Denez McAdoo

Pieces1983″Pieces…It’s exactly what you think it is!”unrated – 89 minutes

Ah, the lost great piece of Italian “giallo” horror film that never was. Not that it “never was” completed or released. Just that it “never was” Italian. Shot and filmed in our very own Boston, MA by Spanish director Juan Piquer Simon, Pieces runs like a textbook example of Italian horror. Out-of-sync post-production audio: check. Elaborately choreographed murder sequences: check. Bad-ass prog-rock sound track (preformed here by CAM): check. Complete disruption of suspense through the use of slow-motion camera work: cheee-yeck.

Pieces tells the story of a young boy who, after being corrupted by his father’s pornographic puzzle collection, decides to butcher and then decapitate his mother for trying to punish him. He wisely hides in the closet and cries like a baby once the cops arrive and fools them into thinking he himself was simply another victim. Now, in present day 1983, the boy has grown into a man and has apparently, though inexplicably, decided to once again start hacking up nubile young women in and around an unnamed university campus, strategically sawing off different parts of their bodies in an attempt to somehow reconstruct a decaying flesh and blood effigy of his dead mother. The killer’s plan is conveniently explained to us by the murder scenes being paralleled with shots of his excruciatingly slow reconstruction of the blood splattered porno-puzzle (no, for real. Like, it’s a puzzle with a saucy little brunette number as the completed puzzle picture. That’s why it’s called Pieces…get it?!). This leads to a veritable whodunit as director Juan Piquer Simon (mis)leads us towards clues as to the killers actual identity. Is it Willard, the shifty foreign brute and resident maintenance man? Or how ’bout Kendall, the curly-haired lanky dweeb who, defying all logic of the real world, scores with three different women throughout the film (he probably drives a Corvette)? Who knows? Who cares! With no apparent motivations for the killings beyond, um, having done it previously when he was but the tender age of seven, the actual identity of the killer is bound to be, at best, a disappointment anyways.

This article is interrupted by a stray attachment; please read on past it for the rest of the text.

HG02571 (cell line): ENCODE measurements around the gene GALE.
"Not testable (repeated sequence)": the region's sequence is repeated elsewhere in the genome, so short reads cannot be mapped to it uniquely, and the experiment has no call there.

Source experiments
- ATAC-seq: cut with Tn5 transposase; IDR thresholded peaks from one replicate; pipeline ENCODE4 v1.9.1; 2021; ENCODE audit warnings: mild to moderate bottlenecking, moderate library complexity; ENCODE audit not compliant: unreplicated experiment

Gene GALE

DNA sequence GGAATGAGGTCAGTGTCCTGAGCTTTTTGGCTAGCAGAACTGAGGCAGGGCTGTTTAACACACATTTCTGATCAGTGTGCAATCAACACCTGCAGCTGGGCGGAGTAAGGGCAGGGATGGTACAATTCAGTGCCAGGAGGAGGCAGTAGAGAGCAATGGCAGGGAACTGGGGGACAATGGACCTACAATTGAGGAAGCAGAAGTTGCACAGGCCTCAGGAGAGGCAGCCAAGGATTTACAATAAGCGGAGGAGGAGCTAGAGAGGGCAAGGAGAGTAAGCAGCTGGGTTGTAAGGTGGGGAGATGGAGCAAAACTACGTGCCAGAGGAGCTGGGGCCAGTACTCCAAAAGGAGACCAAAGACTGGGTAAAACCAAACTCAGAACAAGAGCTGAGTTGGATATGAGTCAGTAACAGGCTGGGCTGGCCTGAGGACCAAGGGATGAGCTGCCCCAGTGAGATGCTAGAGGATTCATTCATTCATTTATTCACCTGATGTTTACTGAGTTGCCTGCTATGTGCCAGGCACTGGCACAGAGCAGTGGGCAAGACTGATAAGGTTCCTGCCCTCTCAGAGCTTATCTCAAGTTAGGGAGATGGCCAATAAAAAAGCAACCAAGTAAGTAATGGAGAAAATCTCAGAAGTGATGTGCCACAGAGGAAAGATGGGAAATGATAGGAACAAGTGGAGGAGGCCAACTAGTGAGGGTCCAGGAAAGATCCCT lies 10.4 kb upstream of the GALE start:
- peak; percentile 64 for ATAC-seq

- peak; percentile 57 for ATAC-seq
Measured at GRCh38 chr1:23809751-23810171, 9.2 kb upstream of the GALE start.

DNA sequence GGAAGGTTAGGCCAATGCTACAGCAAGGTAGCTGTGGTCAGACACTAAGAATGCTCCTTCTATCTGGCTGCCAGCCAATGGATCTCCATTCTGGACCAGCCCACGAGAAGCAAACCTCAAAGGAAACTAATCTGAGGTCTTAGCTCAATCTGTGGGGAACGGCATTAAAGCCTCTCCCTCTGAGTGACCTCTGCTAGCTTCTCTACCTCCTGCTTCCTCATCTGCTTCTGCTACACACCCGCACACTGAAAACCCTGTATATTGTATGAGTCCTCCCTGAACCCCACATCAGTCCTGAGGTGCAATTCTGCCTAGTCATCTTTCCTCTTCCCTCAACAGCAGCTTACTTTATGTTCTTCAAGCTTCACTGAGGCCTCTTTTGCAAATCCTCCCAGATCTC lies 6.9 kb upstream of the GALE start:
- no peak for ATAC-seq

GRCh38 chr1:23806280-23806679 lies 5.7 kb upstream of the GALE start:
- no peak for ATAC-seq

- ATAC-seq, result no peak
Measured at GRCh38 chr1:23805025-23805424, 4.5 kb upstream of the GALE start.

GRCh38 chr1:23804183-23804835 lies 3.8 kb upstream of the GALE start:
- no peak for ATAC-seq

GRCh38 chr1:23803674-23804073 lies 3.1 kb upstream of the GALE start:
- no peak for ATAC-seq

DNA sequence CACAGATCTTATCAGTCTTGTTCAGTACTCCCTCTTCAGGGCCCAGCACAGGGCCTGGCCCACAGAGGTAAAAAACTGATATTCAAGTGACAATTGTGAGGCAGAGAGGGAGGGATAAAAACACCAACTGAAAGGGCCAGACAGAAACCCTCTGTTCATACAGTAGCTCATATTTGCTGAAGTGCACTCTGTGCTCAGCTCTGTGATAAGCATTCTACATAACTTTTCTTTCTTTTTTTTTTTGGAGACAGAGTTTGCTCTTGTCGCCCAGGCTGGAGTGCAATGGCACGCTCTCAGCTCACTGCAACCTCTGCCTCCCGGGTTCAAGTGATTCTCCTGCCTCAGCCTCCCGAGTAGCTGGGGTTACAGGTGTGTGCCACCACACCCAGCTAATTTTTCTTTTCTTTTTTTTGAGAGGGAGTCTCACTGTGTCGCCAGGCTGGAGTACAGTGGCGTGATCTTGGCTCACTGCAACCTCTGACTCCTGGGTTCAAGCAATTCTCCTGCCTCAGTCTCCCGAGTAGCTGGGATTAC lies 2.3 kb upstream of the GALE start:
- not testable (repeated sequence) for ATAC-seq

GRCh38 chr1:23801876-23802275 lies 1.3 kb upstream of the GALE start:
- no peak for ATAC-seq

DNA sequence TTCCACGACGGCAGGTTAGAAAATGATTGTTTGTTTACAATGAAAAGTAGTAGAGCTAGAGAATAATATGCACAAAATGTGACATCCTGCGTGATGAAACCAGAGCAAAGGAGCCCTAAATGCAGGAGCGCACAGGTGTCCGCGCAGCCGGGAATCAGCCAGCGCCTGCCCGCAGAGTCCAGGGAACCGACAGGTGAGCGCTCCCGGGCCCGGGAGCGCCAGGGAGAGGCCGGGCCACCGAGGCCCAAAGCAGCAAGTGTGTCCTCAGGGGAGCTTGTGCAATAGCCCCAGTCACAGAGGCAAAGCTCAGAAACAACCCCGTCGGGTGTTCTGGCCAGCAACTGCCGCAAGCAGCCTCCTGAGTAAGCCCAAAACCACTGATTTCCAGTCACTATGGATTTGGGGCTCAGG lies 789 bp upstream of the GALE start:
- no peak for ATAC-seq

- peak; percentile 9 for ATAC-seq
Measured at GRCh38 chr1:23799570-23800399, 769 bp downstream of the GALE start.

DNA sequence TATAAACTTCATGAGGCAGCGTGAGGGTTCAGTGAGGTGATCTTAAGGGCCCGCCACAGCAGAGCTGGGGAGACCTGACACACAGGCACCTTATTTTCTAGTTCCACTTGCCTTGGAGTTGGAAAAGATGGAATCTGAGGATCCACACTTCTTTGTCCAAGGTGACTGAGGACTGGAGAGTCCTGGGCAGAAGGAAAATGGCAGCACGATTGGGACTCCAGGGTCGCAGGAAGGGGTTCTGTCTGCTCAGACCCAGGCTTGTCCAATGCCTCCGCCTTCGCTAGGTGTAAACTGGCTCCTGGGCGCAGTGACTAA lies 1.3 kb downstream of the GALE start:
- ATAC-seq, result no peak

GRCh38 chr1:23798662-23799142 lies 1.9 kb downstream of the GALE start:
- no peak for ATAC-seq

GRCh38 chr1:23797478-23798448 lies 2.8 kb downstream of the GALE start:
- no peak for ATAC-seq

But is Pieces simply another formulaic horror cliché? Yes, but it is, in fact, its very obviousness that is this movies main advantage. The film hits every Italian giallo horror convention (a sub-genre of Italian horror defined by trench-coat-wearing mystery killers who are revealed to be one of the main characters) so squarely on the head, without being the least bit ironic, brigs to mind the age-old adage: if it ain’t broke; don’t fix it. What do you think the killer uses as his weapon of choice? A chainsaw. Does this make sense considering several of the killings take place during broad day light in sufficiently populated areas? Absolutely not. Is this still a totally awesome set up, nonetheless? Hells yeah! There’s even that thing where victims run while the killer slowly walks behind them but still always manages to catch up in time to jump our from in front of them, chainsaw in hand. But still, when we are rewarded with stunning set pieces, such as the water bed butchering and elevator dismemberment, frankly, I don’t’ mind. The problem with most other by-the-book horror, is that in practice, they rarely deliver where as Pieces not only brings home the bacon but splatters the scalding-hot gristle right in your baby-sister’s face. Though it occasionally falls into slow and static dialogue which, granted, does serve to forward the plot and develop the characters a bit, Pieces frequently breaks up this monotony with enough memorable hack scenes to keep the pace flowing smoothly. And if the completely out of left field, totally inexplicable, crap-your-pants of a surprise ending doesn’t have you convinced that this is a great movie, perhaps you should go back to the Driving Miss Daisy and Steel Magnolias that I think your aunt and your mother are eating bonbons and sharing Kleenexes to over in the other room somewhere. I don’t care what Ebert and Roeper would have to say, this movie is great, and made me throw up in my mouth four out of five times.